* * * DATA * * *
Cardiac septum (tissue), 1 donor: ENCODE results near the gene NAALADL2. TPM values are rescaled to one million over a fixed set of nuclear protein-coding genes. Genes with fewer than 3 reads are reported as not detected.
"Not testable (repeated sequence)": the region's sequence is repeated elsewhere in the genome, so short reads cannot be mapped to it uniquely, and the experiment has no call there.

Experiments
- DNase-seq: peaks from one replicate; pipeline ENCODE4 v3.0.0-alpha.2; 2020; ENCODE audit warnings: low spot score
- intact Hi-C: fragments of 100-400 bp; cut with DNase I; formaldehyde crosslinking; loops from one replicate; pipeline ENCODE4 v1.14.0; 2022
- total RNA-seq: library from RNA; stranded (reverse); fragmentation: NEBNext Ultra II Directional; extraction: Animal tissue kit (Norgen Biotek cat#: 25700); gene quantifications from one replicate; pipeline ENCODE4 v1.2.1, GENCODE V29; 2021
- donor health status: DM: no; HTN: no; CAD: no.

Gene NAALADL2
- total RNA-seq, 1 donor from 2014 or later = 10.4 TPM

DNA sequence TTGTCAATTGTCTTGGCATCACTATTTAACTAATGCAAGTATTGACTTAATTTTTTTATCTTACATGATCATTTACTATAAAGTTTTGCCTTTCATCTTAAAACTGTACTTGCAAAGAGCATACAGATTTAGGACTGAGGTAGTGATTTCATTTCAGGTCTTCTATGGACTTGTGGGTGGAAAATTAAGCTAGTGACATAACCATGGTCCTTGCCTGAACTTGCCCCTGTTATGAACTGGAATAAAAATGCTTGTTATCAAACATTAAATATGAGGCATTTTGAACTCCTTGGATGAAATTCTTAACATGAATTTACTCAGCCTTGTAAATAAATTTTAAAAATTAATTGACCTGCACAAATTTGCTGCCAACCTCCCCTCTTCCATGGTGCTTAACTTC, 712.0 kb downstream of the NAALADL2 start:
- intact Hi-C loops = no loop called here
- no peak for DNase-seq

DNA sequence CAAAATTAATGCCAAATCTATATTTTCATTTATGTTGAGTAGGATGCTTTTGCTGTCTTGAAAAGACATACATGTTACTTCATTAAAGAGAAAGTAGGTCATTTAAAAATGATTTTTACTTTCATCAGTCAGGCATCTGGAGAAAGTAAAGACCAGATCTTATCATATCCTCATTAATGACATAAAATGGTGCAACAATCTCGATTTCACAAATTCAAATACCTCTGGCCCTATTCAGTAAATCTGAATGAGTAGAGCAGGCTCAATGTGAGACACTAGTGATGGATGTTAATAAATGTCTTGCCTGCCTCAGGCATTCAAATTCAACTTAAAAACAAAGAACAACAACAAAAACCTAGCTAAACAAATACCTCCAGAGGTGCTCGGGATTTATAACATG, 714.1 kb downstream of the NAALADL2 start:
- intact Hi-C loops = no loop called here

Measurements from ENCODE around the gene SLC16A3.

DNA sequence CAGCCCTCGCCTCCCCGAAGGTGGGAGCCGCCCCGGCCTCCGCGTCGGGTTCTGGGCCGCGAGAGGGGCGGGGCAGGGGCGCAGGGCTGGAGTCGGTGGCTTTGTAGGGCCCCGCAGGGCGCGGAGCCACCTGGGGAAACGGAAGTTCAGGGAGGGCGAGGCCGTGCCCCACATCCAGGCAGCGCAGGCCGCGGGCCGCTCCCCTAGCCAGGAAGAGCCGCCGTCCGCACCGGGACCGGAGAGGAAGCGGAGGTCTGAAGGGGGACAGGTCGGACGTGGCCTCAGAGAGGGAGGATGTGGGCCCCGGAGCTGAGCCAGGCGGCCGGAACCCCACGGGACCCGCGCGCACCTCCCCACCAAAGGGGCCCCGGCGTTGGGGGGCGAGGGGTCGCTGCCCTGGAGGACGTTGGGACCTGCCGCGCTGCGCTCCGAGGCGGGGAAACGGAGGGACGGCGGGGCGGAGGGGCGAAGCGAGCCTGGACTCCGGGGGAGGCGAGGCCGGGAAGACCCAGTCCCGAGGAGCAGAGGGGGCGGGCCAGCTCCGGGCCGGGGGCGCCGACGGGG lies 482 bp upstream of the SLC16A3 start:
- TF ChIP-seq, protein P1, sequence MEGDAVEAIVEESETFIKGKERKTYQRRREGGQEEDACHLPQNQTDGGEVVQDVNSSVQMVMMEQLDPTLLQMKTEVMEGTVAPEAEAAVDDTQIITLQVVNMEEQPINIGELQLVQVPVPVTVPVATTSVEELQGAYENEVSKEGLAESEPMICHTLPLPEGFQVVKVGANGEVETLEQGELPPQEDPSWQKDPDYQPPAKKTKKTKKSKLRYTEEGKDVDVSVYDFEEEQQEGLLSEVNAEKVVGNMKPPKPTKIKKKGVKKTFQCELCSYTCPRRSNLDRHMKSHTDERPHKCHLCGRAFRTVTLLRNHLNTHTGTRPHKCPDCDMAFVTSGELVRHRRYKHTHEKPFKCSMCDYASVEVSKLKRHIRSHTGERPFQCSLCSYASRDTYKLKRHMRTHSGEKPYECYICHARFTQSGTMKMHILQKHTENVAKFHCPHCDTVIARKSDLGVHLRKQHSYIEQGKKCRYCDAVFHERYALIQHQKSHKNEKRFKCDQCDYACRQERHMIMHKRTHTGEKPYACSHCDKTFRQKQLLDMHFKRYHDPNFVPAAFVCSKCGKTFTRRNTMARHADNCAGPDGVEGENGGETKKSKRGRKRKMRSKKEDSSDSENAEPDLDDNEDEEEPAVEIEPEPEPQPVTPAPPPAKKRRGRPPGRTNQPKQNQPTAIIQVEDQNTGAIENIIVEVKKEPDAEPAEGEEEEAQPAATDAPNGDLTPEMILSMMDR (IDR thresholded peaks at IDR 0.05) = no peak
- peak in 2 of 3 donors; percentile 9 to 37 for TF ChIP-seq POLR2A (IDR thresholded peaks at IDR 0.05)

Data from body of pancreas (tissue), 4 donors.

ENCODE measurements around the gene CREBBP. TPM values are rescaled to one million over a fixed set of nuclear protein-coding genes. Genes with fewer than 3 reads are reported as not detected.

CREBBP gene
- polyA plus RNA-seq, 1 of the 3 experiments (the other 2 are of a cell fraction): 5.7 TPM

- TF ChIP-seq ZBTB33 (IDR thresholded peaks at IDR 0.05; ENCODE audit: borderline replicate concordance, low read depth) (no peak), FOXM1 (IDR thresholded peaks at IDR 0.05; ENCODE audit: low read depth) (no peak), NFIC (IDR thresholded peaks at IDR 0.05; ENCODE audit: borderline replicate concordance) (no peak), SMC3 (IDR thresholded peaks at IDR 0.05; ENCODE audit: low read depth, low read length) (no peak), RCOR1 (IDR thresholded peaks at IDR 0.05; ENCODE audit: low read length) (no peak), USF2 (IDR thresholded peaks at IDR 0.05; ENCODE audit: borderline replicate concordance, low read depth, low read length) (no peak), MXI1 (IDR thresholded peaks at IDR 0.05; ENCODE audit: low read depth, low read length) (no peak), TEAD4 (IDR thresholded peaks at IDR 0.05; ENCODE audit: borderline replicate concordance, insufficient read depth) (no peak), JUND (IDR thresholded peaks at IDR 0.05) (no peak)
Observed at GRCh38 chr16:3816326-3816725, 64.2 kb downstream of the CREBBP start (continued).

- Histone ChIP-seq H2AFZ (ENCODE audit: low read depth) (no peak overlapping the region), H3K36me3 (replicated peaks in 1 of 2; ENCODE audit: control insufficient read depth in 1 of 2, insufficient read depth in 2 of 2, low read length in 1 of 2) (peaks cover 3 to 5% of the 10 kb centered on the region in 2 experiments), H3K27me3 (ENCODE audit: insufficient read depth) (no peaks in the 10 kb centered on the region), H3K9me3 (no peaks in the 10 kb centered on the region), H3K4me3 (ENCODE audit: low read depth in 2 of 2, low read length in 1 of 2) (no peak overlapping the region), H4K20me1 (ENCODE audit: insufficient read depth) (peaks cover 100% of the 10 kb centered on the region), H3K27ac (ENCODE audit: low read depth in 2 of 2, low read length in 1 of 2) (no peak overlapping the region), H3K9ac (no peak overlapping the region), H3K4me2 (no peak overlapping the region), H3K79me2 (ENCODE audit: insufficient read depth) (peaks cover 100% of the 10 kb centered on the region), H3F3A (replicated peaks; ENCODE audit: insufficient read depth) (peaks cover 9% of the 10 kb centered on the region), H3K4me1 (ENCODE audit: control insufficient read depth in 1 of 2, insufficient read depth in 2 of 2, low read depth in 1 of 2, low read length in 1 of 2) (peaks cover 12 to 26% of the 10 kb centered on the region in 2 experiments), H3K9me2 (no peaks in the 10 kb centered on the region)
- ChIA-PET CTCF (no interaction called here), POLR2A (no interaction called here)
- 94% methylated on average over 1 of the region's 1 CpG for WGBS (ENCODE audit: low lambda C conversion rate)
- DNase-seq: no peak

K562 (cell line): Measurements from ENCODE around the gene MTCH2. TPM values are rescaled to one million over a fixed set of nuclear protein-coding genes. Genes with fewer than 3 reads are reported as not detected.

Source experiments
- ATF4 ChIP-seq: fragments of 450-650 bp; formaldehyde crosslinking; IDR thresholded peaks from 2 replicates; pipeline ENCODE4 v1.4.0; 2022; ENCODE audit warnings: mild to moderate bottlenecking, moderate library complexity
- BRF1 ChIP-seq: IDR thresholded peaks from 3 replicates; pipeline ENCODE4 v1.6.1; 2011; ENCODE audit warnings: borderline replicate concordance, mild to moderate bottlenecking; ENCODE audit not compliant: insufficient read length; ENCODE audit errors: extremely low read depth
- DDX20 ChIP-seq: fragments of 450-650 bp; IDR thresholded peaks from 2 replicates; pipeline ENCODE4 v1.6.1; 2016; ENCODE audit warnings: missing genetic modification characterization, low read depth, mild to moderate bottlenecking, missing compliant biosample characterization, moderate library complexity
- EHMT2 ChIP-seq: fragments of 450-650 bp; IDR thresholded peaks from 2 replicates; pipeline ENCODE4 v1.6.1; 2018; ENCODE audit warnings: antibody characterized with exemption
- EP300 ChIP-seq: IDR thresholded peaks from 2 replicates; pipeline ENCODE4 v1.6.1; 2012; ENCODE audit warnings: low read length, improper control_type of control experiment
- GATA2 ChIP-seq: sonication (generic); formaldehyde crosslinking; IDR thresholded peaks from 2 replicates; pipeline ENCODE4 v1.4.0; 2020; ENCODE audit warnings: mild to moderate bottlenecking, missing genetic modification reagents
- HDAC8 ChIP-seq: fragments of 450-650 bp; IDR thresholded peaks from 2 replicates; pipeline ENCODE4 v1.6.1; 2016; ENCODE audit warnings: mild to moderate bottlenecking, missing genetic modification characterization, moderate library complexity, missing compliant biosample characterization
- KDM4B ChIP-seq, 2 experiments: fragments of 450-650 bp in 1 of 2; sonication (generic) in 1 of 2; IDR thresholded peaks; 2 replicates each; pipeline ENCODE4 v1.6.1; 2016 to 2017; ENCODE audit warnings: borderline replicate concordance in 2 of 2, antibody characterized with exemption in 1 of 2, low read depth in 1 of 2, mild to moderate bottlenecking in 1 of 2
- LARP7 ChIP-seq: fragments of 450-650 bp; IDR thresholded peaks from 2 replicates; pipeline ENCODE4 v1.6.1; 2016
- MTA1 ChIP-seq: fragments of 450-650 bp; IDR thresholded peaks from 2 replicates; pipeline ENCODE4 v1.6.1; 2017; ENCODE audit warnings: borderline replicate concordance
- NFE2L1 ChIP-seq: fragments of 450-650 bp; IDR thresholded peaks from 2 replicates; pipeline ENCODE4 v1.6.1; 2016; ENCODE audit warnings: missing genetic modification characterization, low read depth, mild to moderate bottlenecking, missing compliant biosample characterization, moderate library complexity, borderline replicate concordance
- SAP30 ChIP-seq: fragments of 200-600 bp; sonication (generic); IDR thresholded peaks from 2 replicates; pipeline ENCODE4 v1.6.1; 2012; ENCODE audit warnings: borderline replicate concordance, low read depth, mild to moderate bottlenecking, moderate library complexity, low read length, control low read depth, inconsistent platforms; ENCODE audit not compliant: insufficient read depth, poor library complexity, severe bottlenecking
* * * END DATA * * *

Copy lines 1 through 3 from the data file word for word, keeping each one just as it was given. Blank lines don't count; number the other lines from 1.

Cardiac septum (tissue), 1 donor: ENCODE results near the gene NAALADL2. TPM values are rescaled to one million over a fixed set of nuclear protein-coding genes. Genes with fewer than 3 reads are reported as not detected.
"Not testable (repeated sequence)": the region's sequence is repeated elsewhere in the genome, so short reads cannot be mapped to it uniquely, and the experiment has no call there.

Experiments